And if she does managed to do that, how does she find enough personal fulfillment to remain committed to whatever they need her to do?

Depends on the environment, but it helps that the work environment is very much like graduate school.

twofish-quant
1. Minimal risk of being laid off.

The problem with minimal risk of being laid off is that usually means "boring job" with no prospects. I've been laid off twice so far. I expect to be laid off several times in the future. It's not the worst thing in the world. As far as the goal of programming, keeping the world financial system from collapsing, seems to me a worthy goal. It's certainly an interesting one.

If I can get these criteria met in industry, great. But it sounds like academia is the only way to go.

I lot of it depends on what you can get. If someone offered me a tenured faculty position at Princeton doing supernova models, of course I'd take it, but no one is knocking down my door for that. People are knocking down my door to run monte carlo financial models, and life isn't that bad.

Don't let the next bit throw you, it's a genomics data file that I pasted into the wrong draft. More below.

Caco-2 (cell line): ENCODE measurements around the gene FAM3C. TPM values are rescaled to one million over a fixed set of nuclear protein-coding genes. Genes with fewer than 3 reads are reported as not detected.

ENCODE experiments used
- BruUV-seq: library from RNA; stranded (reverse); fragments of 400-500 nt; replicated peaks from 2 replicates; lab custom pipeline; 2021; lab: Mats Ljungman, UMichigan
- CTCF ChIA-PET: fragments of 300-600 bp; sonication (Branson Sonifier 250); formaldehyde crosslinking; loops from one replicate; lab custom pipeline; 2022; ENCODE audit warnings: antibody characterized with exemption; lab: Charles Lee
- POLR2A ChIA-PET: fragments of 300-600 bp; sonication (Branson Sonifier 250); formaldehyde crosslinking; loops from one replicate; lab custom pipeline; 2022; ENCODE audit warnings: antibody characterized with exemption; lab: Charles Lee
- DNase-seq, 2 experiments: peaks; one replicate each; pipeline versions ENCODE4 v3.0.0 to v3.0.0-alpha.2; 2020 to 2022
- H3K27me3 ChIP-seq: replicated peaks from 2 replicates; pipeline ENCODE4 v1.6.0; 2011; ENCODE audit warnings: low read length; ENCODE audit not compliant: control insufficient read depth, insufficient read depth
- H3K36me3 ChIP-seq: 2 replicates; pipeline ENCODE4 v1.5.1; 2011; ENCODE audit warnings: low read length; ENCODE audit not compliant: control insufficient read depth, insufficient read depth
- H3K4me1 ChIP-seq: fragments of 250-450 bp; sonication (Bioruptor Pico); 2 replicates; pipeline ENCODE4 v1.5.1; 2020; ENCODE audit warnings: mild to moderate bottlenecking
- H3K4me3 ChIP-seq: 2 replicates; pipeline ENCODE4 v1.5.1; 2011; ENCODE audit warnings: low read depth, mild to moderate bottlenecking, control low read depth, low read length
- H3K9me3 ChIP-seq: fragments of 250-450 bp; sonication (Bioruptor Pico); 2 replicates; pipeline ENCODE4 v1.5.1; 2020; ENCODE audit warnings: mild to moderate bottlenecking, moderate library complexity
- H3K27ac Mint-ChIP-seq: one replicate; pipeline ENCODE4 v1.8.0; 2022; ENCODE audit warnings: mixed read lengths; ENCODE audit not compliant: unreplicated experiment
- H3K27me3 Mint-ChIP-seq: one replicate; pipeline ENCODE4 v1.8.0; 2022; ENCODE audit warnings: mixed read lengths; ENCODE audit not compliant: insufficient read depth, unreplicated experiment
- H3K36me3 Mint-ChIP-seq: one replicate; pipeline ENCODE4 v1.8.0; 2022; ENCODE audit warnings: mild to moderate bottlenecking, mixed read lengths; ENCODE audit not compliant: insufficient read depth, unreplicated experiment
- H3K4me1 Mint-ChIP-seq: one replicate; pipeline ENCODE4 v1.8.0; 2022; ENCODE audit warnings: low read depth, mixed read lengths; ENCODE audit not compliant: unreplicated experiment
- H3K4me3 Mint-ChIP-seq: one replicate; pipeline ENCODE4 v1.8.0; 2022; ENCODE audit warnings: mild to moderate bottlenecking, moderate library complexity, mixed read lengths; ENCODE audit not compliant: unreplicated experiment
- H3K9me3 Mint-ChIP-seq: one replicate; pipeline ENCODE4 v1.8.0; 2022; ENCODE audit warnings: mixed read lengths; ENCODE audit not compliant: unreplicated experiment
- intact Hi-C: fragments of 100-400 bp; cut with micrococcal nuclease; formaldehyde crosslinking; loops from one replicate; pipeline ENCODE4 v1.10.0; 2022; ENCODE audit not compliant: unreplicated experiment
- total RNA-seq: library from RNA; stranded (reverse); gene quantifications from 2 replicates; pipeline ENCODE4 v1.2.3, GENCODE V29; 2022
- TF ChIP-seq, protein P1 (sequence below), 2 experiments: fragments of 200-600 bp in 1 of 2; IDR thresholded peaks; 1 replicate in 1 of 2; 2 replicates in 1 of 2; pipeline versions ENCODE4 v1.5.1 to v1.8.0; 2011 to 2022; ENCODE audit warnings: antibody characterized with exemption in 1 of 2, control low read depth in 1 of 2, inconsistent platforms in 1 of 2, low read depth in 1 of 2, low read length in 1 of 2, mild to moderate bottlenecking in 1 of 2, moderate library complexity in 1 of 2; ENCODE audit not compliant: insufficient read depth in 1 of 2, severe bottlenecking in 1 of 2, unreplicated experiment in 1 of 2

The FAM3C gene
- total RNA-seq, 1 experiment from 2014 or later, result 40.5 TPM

Again, Twofish said that there is a shortage of candidates for academic jobs.

I said no such thing. There is something of a shortage of qualified teachers at community college and high school teachers, but the pay isn't good. The jobs prospects for academia truly stinks, and you should not go into a Ph.D. program with any hope of getting a job in traditional academia.

I said that that job prospects for physics Ph.D.'s is good. That's a different statement.

Or if anyone knows how I can get into an industry job (as a physicist, not a programmer), I'd really like to know how to do this too.

It depends what you define as physicist. I spend most of my time writing and debugging numerical code, but I spend most of graduate school writing and debugging numerical code, so it's not that much different.